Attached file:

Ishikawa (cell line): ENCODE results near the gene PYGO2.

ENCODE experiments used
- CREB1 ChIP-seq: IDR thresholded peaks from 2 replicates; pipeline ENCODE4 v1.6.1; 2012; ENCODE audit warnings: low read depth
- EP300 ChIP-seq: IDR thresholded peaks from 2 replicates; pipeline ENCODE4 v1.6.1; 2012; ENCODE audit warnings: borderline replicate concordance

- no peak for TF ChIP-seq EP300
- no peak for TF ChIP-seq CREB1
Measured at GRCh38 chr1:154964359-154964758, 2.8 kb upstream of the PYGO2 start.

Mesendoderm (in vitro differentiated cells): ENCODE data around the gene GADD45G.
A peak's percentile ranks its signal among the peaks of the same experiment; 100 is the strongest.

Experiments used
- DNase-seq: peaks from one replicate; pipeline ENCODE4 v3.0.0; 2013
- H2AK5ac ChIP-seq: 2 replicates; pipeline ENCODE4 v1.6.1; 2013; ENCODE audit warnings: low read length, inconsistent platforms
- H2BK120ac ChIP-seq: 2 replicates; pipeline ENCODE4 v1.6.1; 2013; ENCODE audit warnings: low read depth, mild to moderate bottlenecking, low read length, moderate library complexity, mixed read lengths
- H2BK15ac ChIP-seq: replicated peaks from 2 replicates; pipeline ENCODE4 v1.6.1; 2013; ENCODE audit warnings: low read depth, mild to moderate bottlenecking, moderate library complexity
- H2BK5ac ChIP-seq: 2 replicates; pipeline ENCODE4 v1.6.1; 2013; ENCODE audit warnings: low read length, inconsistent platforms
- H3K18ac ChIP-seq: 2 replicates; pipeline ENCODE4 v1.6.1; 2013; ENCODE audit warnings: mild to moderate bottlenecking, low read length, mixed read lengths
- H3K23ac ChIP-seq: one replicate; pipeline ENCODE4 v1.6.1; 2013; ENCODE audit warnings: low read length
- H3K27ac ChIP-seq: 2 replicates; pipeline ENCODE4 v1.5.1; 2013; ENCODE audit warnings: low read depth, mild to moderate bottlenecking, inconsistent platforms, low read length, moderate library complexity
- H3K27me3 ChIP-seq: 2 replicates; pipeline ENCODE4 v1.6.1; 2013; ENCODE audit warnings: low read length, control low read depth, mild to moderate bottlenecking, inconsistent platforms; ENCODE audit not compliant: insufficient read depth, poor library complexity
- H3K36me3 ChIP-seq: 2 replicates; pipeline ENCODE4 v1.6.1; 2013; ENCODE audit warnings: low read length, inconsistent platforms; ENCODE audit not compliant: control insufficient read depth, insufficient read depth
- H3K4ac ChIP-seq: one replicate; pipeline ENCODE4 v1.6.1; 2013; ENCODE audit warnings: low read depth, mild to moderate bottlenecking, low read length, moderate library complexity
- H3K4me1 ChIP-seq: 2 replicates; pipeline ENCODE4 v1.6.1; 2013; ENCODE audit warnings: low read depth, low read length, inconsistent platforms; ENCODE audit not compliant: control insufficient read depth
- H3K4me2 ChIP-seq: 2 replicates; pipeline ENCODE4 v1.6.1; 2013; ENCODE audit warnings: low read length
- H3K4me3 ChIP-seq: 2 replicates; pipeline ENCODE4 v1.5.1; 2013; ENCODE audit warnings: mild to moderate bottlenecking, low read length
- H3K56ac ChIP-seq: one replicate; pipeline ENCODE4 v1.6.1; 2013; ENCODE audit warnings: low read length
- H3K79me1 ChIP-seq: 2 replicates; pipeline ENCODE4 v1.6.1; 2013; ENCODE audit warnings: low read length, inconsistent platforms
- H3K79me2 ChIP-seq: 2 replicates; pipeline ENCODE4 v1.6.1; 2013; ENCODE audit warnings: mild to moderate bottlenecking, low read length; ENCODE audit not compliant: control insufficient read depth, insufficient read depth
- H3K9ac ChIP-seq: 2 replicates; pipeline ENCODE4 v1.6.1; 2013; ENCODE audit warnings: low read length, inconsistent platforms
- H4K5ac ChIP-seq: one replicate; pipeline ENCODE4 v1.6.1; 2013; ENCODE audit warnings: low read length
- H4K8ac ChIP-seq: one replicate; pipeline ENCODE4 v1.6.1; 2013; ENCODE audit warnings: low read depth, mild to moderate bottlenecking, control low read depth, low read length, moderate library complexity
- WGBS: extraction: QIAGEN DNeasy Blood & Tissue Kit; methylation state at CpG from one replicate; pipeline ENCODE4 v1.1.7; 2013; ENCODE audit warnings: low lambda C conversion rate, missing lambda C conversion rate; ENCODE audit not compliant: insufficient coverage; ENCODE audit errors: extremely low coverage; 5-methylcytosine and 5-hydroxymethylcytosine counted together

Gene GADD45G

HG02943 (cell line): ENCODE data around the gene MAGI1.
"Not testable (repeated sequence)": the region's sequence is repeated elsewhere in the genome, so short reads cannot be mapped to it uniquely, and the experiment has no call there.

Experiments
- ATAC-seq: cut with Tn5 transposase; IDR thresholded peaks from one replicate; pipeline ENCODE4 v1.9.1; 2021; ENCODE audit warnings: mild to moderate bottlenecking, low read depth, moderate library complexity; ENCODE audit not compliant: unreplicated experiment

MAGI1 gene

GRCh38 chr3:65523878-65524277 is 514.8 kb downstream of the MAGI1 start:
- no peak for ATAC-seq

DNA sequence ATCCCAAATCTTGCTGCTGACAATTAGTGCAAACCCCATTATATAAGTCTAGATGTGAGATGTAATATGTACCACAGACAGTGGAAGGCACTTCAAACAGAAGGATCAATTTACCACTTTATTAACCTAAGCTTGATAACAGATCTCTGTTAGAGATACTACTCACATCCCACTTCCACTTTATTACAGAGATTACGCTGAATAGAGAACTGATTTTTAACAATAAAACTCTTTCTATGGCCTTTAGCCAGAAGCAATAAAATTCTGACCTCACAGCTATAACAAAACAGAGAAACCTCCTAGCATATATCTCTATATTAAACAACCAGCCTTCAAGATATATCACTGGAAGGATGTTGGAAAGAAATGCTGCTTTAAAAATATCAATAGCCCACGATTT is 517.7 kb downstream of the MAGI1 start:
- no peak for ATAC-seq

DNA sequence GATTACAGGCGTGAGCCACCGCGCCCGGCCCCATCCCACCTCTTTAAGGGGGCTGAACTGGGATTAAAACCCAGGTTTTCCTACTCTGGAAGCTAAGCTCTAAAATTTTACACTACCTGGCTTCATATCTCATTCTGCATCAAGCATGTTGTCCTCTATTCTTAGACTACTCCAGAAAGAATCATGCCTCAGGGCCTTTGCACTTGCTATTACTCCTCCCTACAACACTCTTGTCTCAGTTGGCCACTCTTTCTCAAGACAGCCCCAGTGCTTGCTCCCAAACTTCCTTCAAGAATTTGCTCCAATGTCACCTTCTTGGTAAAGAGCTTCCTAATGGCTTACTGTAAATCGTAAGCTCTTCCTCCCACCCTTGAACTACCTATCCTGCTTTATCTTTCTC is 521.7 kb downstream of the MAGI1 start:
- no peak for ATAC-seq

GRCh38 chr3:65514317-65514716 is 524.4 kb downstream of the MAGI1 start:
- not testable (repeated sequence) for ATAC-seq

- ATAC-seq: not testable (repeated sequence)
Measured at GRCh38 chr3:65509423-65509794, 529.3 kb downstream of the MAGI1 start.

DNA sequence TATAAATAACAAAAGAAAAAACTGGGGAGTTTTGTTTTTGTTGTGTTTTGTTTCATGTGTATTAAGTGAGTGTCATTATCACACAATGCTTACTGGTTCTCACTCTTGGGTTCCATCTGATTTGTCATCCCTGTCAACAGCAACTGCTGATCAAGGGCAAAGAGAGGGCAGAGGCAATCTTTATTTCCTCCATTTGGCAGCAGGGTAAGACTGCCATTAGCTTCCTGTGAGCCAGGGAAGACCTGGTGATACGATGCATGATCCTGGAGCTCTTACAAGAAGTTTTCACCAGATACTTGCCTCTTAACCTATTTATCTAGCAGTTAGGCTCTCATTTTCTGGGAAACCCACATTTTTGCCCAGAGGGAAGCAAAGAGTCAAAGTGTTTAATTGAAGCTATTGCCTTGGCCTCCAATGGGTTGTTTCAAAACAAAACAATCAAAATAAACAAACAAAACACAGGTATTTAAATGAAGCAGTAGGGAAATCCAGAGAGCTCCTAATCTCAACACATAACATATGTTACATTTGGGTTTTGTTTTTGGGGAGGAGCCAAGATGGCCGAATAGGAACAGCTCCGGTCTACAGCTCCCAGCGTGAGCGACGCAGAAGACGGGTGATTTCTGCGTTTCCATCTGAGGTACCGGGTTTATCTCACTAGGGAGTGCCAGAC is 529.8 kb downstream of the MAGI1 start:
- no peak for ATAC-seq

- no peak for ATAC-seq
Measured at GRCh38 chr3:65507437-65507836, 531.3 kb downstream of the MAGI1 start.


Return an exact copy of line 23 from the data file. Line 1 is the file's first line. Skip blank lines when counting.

- H3K4me2 ChIP-seq: 2 replicates; pipeline ENCODE4 v1.6.1; 2013; ENCODE audit warnings: low read length